QF 2.95-inch mountain gun

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QF 2.95-inch mountain gun
British QF 2.95-inch mountain gun, Cameroons and Togoland campaign, WWI
TypeMountain gun
Place of originUnited Kingdom
Service history
In service1897 – World War II
Used byBritish Empire
United States
Philippine Commonwealth
WarsWorld War I, World War II
Production history
Mass236 lb (107 kg) gun
830 lb (380 kg) total
Barrel length31.6 in (800 mm) bore;
35.85 in (0.911 m) total[1]
Width32 in (810 mm)
Height26 in (660 mm), barrel axis
36 inches, wheel

ShellFixed QF round.
12.5 lb Common shell;
18 lb Double common shell;
12.5 lb Shrapnel
Calibre75 mm (2.95 in)
Recoil14 in (360 mm); short recoil hydro-spring
CarriageWheeled, box trail, assembly
Elevation-10° - 27°[1]
Rate of fire14 rounds per minute[2]
Muzzle velocity920 ft/s (280 m/s)[1]
Maximum firing range4,825 yd (4,412 m)[3]

The QF 2.95-inch mountain gun was the designation given by the British to a Vickers 75 mm calibre gun. It was originally produced for the Egyptian Army. It was taken into British service in the late 19th Century to provide the 'movable armament' at some coaling stations. Also known as 'The Millimetre Gun',[4] it was used by the West African Frontier Force in several theatres in Africa during World War I. It was also used by United States and Philippines.

Service history[edit]

The weapon could be broken down and carried by 4 horses or mules, or in British use in Africa by men.

British service[edit]

The weapon was not adopted by the British Army or the Indian Army, which used the BL 10 pounder Mountain Gun and later the BL 2.75-inch Mountain Gun, but it was used from 1901 by the defence forces of some British African colonies as part of the Royal West African Frontier Force (WAFF). The officers and most NCOs were British, and the gunners, gun carriers and some NCOs were African. As part of the British Empire these units became part of the British war effort in World War I.

Thirty guns were originally supplied to West Africa (Sierra Leone, Gold Coast and Nigeria).[5] Guns involved in the West Africa campaign were used by the Sierra Leone Company Royal Garrison Artillery (6 guns), Gold Coast Battery WAFF (6 guns), 1st and 2nd Nigerian Battery WAFF (6 guns each).[6]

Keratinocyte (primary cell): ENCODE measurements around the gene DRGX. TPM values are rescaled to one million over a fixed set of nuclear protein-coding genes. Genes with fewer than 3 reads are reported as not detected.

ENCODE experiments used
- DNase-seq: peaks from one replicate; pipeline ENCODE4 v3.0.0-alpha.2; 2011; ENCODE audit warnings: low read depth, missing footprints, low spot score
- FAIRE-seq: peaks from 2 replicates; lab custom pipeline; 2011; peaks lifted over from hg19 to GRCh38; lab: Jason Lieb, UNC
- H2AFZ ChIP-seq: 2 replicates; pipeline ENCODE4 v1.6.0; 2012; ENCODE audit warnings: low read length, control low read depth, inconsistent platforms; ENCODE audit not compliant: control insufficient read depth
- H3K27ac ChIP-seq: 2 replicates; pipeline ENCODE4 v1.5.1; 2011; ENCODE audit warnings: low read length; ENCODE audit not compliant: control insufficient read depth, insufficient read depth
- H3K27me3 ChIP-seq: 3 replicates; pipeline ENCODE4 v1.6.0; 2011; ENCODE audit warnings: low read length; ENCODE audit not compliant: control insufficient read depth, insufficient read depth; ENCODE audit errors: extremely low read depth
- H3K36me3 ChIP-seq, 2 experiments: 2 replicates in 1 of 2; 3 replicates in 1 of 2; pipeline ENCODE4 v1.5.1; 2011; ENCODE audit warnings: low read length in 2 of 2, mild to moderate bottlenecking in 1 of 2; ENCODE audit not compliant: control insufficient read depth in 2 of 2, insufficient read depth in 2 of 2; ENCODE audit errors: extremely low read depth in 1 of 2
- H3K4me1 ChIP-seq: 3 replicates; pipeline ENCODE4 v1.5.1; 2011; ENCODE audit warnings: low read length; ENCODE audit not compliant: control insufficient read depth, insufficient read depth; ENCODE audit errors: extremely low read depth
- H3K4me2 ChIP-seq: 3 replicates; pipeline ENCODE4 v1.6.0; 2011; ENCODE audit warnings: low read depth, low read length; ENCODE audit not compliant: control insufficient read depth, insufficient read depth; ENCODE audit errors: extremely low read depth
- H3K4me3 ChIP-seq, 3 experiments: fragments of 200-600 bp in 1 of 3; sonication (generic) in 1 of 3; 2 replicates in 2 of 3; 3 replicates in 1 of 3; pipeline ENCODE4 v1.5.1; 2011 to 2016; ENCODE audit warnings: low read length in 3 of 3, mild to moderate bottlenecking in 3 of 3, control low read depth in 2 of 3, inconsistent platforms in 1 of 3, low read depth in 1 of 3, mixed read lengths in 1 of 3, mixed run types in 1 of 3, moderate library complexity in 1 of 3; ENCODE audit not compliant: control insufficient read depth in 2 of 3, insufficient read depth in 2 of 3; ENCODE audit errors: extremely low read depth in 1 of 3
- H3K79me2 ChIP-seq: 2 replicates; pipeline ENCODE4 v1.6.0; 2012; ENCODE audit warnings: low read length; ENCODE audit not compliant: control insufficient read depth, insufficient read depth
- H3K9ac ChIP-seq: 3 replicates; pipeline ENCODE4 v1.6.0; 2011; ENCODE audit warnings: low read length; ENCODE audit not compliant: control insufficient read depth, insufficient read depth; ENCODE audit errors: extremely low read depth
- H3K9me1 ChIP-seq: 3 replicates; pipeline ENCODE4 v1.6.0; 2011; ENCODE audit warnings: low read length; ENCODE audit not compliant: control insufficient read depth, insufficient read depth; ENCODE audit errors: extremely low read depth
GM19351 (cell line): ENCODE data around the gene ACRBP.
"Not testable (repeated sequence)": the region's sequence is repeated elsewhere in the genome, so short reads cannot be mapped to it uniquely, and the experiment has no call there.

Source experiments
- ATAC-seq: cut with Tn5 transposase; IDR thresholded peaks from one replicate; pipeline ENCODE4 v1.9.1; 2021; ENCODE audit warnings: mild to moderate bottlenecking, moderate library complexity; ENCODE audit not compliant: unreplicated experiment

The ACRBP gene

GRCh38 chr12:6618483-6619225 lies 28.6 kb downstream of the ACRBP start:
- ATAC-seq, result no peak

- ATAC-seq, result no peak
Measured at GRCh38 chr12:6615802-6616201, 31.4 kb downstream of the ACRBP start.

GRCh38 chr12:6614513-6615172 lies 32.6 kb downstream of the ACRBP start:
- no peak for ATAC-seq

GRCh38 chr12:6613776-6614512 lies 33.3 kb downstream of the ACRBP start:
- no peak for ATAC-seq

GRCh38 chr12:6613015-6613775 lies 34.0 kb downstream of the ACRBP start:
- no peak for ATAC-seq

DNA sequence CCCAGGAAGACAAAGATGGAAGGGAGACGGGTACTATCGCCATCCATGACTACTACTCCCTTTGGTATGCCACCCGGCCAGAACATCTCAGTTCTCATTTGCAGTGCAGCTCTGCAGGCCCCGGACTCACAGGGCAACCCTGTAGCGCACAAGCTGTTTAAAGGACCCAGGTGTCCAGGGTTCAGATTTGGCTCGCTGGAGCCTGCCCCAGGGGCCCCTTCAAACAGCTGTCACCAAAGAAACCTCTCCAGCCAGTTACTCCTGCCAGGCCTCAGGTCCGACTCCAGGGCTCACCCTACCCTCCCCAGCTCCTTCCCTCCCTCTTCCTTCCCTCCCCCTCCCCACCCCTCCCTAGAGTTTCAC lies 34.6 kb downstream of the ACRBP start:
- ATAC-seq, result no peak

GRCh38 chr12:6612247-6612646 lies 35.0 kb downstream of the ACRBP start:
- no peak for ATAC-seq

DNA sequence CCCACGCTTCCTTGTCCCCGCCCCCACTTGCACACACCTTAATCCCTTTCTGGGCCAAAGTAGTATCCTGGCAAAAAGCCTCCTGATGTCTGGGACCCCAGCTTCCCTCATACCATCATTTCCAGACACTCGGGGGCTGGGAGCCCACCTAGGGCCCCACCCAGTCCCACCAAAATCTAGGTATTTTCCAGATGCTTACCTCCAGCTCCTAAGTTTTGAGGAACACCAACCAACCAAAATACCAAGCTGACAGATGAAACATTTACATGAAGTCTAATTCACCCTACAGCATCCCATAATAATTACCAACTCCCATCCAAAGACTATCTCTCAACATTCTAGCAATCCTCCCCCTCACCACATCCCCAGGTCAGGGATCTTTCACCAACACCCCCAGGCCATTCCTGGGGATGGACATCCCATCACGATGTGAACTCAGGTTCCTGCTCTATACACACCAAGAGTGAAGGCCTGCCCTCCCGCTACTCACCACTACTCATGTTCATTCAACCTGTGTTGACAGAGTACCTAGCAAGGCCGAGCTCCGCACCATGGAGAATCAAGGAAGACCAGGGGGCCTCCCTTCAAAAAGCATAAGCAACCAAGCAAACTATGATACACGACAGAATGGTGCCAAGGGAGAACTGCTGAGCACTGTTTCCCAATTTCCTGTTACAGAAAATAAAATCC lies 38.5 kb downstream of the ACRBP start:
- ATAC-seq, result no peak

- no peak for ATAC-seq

Guns of the Gold Coast Battery fired the first British Empire artillery rounds of World War I, in the attack on Khra in Togoland on 22 August 1914.[7]

The gun was also used in the East Africa campaign, originally a section of the Gold Coast Battery, and from December 1916 the 1st Nigerian Battery.[8]

In one action, Corporal Awudo Kano and five Nigerian gunners stayed by their gun during the British attack near Melong in Kamerun, 4 March 1915. Their officer was wounded and the infantry forced to retire, but though isolated they refused to abandon the officer or their guns, and continued firing until relieved.[9]

US service[edit]

The US purchased 12 guns in 1899 and used them in the Philippine-American War (otherwise known as the Philippine Insurrection). By 30 June 1904 another 120 guns were purchased. Carriages and pack saddles were manufactured at Watertown and Rock Island.

It was also used in World War II by US and Philippine forces defending against the Japanese invasion.[1] Approximately 50 were issued to the Filipino Army artillery regiments. The US Army Philippine Division had one battalion of the 23rd Artillery (Philippine Scouts) equipped with the 2.95 in mountain gun.[10][11]


British ammunition[edit]

The British "Treatise on Ammunition" of 1915 stated that available rounds were Shrapnel (203 bullets), Case shot (330 bullets), Star shell and the Double common shell of 18 lb (exploding charge of 14 oz "P" mixture – gunpowder).[12]

British Double Common round
British Shrapnel round
No. 65A Fuze

US ammunition[edit]

According to the US manual of 1916 the 18 lb (8.2 kg) "Double explosive" shell was no longer in US use.

US Cartridge case
US HE shells
US Shrapnel shell


See also[edit]

Surviving examples[edit]

At the Military Museum in Bogota, Colombia
  • A British example is on display at US Army Ordnance Museum, Aberdeen Proving Ground, Maryland, USA[13]
  • HM Royal Armouries Fort Nelson, Fareham, Hampshire, UK[14]
  • At the Military Museum in Bogota, Colombia
  • U.S. Army Artillery Museum, Fort Sill, Oklahoma, USA

Notes and references[edit]

  1. ^ a b c d Hogg & Thurston 1972, page 46
  2. ^ 14 rounds per minute is the figure given by Vickers. Quoted in Brassey's Naval Annual 1901
  3. ^ Clarke 2004
  4. ^ Headlam 1934, page 104
  5. ^ Farndale 1988, page 293
  6. ^ Farndale 1988, page 291
  7. ^ Farndale 1988, page 290
  8. ^ Farndale 1988, page 338-339
  9. ^ Farndale 1988, page 299
  10. ^ The Fall of the Philippines – U. S. Army in World War II, p. 21.
  11. ^ Stanton, Shelby L. (1991). World War II Order of Battle. New York: Galahad Books. pp. 186–187, 371. ISBN 978-0-88365-775-1.
  12. ^ Treatise on Ammunition. 10th Edition, 1915. War Office, UK. Page 415-419
  13. ^ "Army Ordnance Museum". Ordmusfound.org. Retrieved 3 June 2014.
  14. ^ "Archived copy". Archived from the original on 6 January 2009. Retrieved 12 July 2008.CS1 maint: Archived copy as title (link)


Further reading[edit]

External links[edit]